Almost 10 years ago, now, we took our youngest two kids on a trip, we wanted to go, we let them plan the whole thing. They wanted to go derive the coast, the Pacific coast, while the whole entire coast was a little too much too. We didn’t have that much time. So we decided to drive the coast of California. And we started at the northern tip. So we started at the border of Oregon, and California, and we drove down the coast. And we let our kids who were teenagers at the time we let them plan the whole trip as far as where are we going to stop and what are we going to do? And they did a great job actually, they were amazing.

Tina Gosney  04:28

And they picked places that I wouldn’t have picked. So I am so glad that they planned this trip because for me it was so different than a trip I would have planned and I thought it was amazing. And we still talk about this trip to this day. One of the places that they planned was a place called Glass Beach. And this is a beach in Northern California. It’s covered in so much sea glass, that the beach itself can almost look like a rainbow at times. It’s really beautiful. But what glass beach actually is, is an old dumping site, garbage was dumped there for decades. In fact, there are three different dumping sites on Glass Beach, they began using that beach as a dump in the early 1900s. And it didn’t stop until the 1960s. So about six decades, and there was three different dumping sites.

Tina Gosney  05:23

When one site was full, they would just move down the coast a little bit and started another one, they started a new site.

Tina Gosney  05:31

So what does glass beach have to do with the ecosystem of a relationship? I am so glad you asked.

Tina Gosney  05:39

I’m gonna give you an example, from my own marriage, and I asked my husband when he was talking, we were talking about this podcast episode. And I asked him, Hey, is it okay if I share this example from our marriage? And he said, Yeah, sure. Go ahead. That’s fine. So this is shared with permission, of course.

Tina Gosney  05:59

When we were early on in our marriage, and I wouldn’t even say this was confined to early on because it’s lasted for a long time. I wanted him to do some things differently in our relationship, and in our family. And I had a very dysfunctional way of asking him how to do that. It came out as criticism and complaining. And not only that, I wasn’t really very good at articulating what it was that I wanted from him.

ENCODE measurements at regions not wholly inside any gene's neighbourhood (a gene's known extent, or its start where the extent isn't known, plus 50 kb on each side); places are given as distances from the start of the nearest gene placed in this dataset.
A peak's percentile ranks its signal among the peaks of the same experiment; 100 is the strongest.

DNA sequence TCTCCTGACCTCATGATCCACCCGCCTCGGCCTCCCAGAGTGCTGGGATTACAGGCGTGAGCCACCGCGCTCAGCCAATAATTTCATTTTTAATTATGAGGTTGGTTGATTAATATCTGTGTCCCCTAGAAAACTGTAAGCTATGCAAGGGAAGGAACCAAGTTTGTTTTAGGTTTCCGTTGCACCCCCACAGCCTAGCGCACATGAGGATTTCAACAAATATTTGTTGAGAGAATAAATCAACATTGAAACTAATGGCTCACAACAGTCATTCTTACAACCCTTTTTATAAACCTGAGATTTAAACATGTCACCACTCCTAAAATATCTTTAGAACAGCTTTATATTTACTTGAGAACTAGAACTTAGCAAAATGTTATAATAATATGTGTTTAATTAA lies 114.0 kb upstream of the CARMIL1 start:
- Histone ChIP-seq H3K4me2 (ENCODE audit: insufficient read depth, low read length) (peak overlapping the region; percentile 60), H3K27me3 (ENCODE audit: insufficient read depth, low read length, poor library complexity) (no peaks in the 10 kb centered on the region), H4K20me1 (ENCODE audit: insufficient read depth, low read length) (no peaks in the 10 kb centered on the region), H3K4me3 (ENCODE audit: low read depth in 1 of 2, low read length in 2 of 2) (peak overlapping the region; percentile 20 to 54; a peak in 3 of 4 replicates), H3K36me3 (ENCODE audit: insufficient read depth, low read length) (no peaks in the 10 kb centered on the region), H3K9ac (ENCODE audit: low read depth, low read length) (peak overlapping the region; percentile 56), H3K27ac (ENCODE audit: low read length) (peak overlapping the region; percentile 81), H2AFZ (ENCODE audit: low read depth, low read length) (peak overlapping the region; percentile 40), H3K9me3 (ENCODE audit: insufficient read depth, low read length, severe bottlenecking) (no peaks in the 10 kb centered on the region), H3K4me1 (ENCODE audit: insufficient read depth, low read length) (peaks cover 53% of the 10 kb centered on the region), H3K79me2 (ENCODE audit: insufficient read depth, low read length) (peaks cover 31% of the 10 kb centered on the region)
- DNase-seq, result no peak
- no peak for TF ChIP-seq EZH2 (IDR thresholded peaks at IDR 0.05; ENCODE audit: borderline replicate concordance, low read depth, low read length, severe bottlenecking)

Tina Gosney  06:33

So I was criticizing and complaining things that about things that didn’t have much to do with what I was really wanting, because I didn’t know what it was it even that I wanted, I didn’t know myself enough. And I didn’t know his nature enough to to know what to ask for in a in a different way. I just knew I was unhappy. And I was criticizing and complaining a lot. I was operating in the dark about myself and about him. And it was repeating the only thing that I knew how to do which was to criticize and complain.

Tina Gosney  07:08

Well, that is not a great way to ask for what you want. It is not being loving. It’s not being kind. It’s not being relational. And when I criticize and complained, he didn’t like that. Of course, he didn’t like that, who would no one likes to be criticized. No one likes to be complained out all the time, especially when it has to do about them.

Tina Gosney  07:32

His way of managing that for himself, was to dig in his heels, get resentful of me, almost like I’m not going to do anything that you asked me to do. And I don’t think he had that specific thought in mind. But that is actually what happened. And I know that he was thinking no matter what I do, she’s not going to be happy with me. So when I criticized and complained, he pulled back and did less. And then I complained more. And then I criticized more, and he did less.

Tina Gosney  08:06

And we had this thing that was the more I criticize and complain, the more he didn’t do what I wanted him to do. And the more he didn’t do what I wanted him to do, the more I criticized and complaint. This for us this didn’t look like like angry fighting, it looks like quiet and passive resentment, and aggressive passive aggressiveness, we got really good at making our relationship look good from the outside. But we were both very unhappy. And we were both polluting the ecosystem of our relationship.